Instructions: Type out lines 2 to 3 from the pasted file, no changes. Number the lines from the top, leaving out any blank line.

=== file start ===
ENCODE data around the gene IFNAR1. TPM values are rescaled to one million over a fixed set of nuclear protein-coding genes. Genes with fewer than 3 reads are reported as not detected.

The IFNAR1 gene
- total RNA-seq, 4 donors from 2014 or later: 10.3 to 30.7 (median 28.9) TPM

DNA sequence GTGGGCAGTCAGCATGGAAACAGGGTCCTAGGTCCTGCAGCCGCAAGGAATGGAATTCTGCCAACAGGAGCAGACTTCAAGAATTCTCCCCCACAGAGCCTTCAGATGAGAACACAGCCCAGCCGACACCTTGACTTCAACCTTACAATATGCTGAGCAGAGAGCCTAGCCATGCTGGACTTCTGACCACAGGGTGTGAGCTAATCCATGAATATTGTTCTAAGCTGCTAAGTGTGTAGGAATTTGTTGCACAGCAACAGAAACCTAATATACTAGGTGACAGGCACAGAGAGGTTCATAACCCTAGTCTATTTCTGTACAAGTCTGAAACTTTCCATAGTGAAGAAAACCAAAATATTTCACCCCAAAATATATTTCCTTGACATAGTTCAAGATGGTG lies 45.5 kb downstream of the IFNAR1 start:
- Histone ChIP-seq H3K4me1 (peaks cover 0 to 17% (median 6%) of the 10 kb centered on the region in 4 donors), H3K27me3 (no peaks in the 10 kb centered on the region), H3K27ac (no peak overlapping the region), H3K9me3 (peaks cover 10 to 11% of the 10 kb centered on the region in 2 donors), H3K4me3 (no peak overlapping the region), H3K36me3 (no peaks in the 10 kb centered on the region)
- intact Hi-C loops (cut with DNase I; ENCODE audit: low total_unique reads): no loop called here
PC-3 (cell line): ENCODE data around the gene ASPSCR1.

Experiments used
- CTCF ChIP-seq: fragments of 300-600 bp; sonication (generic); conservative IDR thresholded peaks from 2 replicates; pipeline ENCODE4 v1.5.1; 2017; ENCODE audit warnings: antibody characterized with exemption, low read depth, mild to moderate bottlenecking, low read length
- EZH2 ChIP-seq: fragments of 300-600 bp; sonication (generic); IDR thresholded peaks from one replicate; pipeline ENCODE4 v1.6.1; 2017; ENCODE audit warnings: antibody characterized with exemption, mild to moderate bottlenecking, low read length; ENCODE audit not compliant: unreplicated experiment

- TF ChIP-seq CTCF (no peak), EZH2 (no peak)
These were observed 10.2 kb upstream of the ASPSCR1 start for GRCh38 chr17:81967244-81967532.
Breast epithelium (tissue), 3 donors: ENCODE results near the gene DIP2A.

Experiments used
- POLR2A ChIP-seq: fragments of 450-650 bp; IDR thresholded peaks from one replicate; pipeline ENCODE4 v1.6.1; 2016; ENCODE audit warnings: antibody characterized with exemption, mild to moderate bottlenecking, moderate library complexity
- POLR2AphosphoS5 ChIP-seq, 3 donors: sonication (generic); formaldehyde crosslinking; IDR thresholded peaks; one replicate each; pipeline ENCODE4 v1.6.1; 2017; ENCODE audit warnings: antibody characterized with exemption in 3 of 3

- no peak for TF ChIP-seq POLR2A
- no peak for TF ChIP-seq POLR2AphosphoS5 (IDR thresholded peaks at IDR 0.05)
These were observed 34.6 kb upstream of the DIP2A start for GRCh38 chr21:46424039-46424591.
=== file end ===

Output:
The IFNAR1 gene
- total RNA-seq, 4 donors from 2014 or later: 10.3 to 30.7 (median 28.9) TPM